I have been asked by the powers that be to come up with a column in recognition of this weekend’s big occasion. Let me begin by noting how this year’s Father’s Day will be different for all of us, especially because of the pandemic, which has affected what we are able to do, where we can go and who can come and visit us for the occasion.
Our oldest son Nick is grown and living in Austin and has three kids of his own. Happy Father’s Day son!
Two of those beautiful girls, our granddaughters Vanessa and Victoria, are spending the summer with us at the Kellar Estate. The oldest, Lauryn, has popped in from time to time.
Our daughter Jaylynn just turned 21, is spending the summer at the Kellar Estate and watches over the two aforementioned grandchildren
Our foster son Jason is 13.5, and has turned out to be a wonderful teenager and also a mentor for Vanessa and Victoria, especially in terms of showing them how to play video games. He has been spending a lot of time this summer helping my lovely wife Vida with her daycare operation and also with his biological dad, Jason Sr., which is wonderful. And, happy Father’s Day to you!
Also under the roof of the Kellar Estate this time around is Vida’s Mom Reba, who also has been working at the daycare.
There’s no real activities planned for the big day, as the aforementioned virus has greatly limited our entertaining options, as has the sheer number of people who would potentially be involved.
But that is all right. It may sound cliché, but to be honest I really don’t need any big occasion. I love being a Dad and I don’t need a special day to let me know how important that job is.
There probably won’t be any big family vacation this year, as between Vida’s and my jobs there aren’t many opportunities available to get away and, at the present time, there aren’t a lot of places we can go to.
This coronavirus has forced the seven of us to spend all of our free time under the same roof. While it can be an annoying challenge, such as the scheduling of the one, tiny bathroom at the Estate, it has also turned into a blessing, as we all learn to know more about each other and how we each face life’s ups and downs. For every conflict over what TV channel to watch, there is the opportunity for us all to eat dinner at the same table and talk over our days.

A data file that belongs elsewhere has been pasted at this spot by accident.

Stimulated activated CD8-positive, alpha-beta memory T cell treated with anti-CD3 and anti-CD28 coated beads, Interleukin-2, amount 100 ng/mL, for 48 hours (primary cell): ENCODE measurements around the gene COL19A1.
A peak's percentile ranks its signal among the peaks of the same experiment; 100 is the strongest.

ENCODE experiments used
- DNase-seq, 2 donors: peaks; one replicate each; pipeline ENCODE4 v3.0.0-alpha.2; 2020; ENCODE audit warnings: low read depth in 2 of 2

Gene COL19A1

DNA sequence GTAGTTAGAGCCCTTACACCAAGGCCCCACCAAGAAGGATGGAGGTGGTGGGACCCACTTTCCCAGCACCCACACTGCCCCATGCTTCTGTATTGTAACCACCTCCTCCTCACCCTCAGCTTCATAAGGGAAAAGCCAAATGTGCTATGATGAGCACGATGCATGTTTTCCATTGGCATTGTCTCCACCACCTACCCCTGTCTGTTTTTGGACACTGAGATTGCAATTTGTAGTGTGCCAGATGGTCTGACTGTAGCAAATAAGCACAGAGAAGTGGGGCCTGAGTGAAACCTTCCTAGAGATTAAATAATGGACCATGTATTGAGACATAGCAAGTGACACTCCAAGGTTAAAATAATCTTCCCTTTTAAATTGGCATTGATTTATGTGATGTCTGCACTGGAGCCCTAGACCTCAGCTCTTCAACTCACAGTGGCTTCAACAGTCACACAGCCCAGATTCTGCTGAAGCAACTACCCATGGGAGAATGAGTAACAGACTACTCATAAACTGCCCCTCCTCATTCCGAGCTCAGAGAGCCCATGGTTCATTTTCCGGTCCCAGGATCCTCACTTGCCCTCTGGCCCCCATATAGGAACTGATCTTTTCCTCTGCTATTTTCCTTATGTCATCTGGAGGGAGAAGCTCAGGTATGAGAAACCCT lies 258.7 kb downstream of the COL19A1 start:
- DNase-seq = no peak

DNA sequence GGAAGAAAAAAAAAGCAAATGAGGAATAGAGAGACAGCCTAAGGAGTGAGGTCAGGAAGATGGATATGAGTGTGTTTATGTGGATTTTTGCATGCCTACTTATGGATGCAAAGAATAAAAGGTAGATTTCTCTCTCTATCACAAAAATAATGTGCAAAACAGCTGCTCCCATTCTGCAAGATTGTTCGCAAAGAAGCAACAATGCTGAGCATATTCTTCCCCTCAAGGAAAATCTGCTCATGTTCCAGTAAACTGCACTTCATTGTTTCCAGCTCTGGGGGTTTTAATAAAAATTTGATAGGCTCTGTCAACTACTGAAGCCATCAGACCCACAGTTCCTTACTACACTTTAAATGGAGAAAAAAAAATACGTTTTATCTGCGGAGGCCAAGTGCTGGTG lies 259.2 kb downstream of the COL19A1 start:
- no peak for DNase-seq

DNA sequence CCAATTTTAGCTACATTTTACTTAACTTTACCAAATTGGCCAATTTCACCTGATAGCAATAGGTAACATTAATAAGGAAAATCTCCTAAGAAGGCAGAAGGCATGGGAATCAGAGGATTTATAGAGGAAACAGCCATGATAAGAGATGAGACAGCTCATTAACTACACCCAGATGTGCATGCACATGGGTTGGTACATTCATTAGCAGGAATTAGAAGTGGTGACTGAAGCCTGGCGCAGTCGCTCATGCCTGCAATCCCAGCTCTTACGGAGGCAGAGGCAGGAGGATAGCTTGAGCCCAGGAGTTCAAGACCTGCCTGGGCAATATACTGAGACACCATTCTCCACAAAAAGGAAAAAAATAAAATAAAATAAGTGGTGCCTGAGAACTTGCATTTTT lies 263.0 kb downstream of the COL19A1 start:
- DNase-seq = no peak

There may not be visits to the beach in our future, but the grandkids are wearing out the wading pool in the back yard and love going with Reba to the splash pad down the street.
I look in the mirror every morning and pray that I will be a good man and do a decent day’s work. I look again before going to bed and hope I was successful in that regard and that my family knows everything I do is for them.
I think back on my Dad and I strive to pattern myself on all his best parts; the humor, the dedication to his family and career and the love he gave to each of his five children. I wish to be able to pass along the best parts of myself to my children, while also realizing any of my traits they wish to emulate will be entirely up to them.
I also understand as I watch them all grow that they have developed their own individual spirits and that they are turning out to be marvelous people.
To sum it all up, this will be a different Father’s Day to be sure, but it will also be one which we also will remember for years to come.
Just a thought ...
Brad Kellar is a reporter for the Herald-Banner. He can be reached at email@example.com.